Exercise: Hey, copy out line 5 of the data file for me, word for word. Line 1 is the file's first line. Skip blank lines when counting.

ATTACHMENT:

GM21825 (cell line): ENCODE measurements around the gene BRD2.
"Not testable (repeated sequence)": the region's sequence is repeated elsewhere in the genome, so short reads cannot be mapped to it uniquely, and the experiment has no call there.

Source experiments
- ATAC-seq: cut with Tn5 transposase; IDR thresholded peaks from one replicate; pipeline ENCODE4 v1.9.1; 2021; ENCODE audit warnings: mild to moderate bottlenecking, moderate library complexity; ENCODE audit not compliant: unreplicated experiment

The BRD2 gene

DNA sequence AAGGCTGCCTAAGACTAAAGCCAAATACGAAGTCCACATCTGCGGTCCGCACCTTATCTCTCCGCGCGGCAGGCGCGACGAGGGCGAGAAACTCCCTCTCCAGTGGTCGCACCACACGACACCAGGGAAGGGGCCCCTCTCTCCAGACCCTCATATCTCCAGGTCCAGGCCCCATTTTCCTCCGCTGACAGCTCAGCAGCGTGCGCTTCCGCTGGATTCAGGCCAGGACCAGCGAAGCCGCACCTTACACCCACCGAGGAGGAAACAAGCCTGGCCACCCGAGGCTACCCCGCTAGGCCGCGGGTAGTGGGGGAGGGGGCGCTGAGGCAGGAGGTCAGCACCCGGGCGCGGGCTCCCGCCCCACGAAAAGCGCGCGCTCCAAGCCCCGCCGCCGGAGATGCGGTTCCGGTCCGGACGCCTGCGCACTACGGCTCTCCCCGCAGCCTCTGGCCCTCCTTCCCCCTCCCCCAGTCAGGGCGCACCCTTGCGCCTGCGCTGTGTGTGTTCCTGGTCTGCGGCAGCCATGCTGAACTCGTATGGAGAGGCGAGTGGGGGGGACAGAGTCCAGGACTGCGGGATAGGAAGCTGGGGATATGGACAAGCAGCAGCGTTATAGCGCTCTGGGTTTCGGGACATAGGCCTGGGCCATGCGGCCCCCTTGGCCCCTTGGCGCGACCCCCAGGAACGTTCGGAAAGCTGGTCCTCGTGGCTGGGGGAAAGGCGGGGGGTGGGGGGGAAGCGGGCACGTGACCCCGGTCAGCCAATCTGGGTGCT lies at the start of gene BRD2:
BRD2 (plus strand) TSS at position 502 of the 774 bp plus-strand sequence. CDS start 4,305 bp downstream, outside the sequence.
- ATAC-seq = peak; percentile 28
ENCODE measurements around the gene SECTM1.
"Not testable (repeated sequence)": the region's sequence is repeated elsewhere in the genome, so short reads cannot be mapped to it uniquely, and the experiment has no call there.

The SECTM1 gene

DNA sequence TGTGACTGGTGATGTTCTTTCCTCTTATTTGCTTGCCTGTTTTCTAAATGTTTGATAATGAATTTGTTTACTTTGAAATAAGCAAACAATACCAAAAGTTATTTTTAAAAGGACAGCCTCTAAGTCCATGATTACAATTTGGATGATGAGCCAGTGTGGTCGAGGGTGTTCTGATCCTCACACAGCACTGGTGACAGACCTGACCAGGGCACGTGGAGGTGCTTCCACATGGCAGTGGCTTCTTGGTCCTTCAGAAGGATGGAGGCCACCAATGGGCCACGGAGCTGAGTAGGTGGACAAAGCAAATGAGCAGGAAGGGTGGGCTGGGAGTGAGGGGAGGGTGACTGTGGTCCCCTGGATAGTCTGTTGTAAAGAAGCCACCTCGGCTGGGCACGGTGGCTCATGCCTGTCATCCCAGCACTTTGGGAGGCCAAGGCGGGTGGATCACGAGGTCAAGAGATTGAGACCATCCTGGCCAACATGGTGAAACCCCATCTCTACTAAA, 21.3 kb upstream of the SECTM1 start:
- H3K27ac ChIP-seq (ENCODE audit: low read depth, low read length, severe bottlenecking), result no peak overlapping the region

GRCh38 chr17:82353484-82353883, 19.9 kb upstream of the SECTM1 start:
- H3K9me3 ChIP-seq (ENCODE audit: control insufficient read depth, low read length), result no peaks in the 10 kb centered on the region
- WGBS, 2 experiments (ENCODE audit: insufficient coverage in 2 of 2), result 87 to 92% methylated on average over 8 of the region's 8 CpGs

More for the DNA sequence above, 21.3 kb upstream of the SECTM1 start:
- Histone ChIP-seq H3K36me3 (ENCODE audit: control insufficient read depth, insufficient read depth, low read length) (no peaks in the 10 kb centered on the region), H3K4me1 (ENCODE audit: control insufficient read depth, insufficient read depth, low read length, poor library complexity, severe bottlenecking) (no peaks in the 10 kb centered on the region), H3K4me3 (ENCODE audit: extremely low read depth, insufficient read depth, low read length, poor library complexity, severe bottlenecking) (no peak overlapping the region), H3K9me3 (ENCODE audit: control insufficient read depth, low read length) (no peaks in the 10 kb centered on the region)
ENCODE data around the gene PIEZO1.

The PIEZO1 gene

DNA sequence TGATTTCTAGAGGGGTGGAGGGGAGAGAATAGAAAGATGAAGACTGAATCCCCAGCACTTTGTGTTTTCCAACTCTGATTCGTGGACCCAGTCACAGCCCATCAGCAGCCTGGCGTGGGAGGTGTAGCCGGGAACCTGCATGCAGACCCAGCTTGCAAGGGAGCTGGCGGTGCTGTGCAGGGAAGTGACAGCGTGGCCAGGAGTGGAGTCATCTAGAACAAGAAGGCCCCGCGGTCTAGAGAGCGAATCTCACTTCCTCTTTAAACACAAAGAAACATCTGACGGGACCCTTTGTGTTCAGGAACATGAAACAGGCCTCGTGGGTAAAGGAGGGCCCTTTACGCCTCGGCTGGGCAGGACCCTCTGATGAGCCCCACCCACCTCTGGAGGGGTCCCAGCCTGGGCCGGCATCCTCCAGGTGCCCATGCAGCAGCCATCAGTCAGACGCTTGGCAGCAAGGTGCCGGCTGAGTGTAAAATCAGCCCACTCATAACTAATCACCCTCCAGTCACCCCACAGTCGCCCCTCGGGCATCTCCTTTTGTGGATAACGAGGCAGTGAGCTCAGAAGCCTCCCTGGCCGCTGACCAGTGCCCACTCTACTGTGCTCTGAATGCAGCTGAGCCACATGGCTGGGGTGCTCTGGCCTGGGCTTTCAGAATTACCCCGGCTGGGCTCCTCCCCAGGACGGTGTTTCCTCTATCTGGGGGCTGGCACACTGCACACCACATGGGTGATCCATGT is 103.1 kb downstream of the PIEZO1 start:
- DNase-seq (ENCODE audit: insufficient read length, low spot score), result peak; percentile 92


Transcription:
The BRD2 gene